If we, as the “body of Christ” (1 Corinthians 12:27), do not provide a loving safe place in which doubters, skeptics, those with intellectual and political differences, and the marginalized can work things out, they will find a place to do so outside the church and we will lose them forever; these people, once they have left, rarely come back. They will find a place that validates them, their skepticism, their political views, their intelectual differences and usually these will be places that destroy faith. They will find a place that will apply balm to the wounds inflicted in “the house of [their] friends” (Zechariah 12:6).

Just listening and allowing the doubter to be vulnerable and allowing yourself to be vulnerable is difficult and God-like. It almost requires a type of at-one-ment on our part. It requires us to mourn.

When we hear in the news of a child being killed, now that I have children ,it moves me differently. It moves me to tears. Don’t you also feel that you need to just sit with it for a moment; to feel her pain? Doesn’t make you want to reach out to her? I am able to suffer a bit with the mother of that child. I am able to be “at-one” a bit with her. However, my life will go on. My pain will go away. That mother’s pain will be a hole in her heart for the rest of her life.
Jesus performs the atonement, he feels our pain, not so he can balance the books, but so he can know how to succor us (Alma 7:12). It is that human experience of having the highest of highs and the lowest of lows and being willing to suffer with other people and succor them that we, in a way, become like God; as we become one with those around us.(Dr. Jeremy Timothy)
It is by doing these very difficult acts that we will become the “new creatures” (2 Corinthians 5:17), that the Gospel of Jesus Christ promises; and charity is the greatest manifestation of that transformation – “cleave unto charity which is the greatest of all…[for] charity is the pure love of Christ.” (Moroni 7:46, 47) Maybe when the apostle Paul speaks of “the law (in the broadest sense of the term) being dead” (Romans 7:4, 6; Galatians 2:19), he is essentially saying that the do’s and dont’s of a Christian’s faith are dead because they have been so incorporated into the life of the Christian that this new transformed self supersedes the law. To be as God is, is to posses the pure love of Christ. It is to have charity; and to have charity is to be as God. Is this blasphemous? “As long as it is God’s nature and character we are striving to emulate, and not His power and glory, we are on safe ground.”23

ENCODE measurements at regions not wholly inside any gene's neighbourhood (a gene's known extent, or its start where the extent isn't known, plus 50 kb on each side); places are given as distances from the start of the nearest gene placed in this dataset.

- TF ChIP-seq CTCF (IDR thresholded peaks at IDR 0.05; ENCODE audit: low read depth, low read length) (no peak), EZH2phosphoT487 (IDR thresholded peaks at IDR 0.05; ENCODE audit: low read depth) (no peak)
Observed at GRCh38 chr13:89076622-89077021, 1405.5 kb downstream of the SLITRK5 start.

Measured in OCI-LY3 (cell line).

Divine vulnerability is most dramatically embodied in the figure and mission of the Christ. Jesus Christ has had unparalleled hold on the human heart because He fully shared in the human condition, a “glorious, yet contracted light” that “stole into a manger” in order to experience the entire sordid and suffering span of the human condition. The story of His life and ministry strikes us with wonder for two reasons. First, it establishes a real, shared intimacy that only fellow travelers in suffering can know…Christ’s empathy then is not some inherent attribute of the Divine. It was dearly paid for, each day of His mortal life, filled as it was with all the trauma an uncomprehending world could inflict on perfect innocence…The story of Christ’s life amazes for a second reason: it tells us something about a particular power only made manifest in vulnerability. The paradox of Christ’s saving sway is that it operates on the basis of what the world would call weakness. Christ aimed to “draw all men unto” Himself by his ignominious crucifixion, not his triumphant resurrection. We are drawn to the suffering Christ, not the victorious Christ” (Terryl and Fiona Givens, The God Who Weeps)

The Christian martyr, Dietrich Bonhoeffer once wrote a friend: “The Bible directs man to God’s powerlessness and suffering; only the suffering God can help…The God of the Bible…wins power and space in the world by his weakness”

18) Realize that if they have gotten up the courage to talk to you, that they have spent months, if not years, thinking and worrying.

19) If they do want answers to questions, only answer them if you have a plausible answer. Don’t make things up.

20) Understand that your family member or friend has been “trying to make it work” for a long time and has probably been in a lot of pain while trying to work things out.

21)If they do want answers to questions, realize that they have been thinking, reading, and studying about this harder and for a longer period of time than you have. If you want to help you need to study and read A LOT before you start spilling out uneducated answers. I have found that most people that are struggling due to historical issues have been voracious readers. Often times, they weren’t huge readers before their crisis of faith. They almost go on a binge. They just cannot stop reading about Church history. So, they know a lot of stuff that most members just don’t know.

With your reading will come a paradigm shift in your approach to Mormonism and an abandonment of some of the historical narratives that just aren’t historically true:

D&C 93:39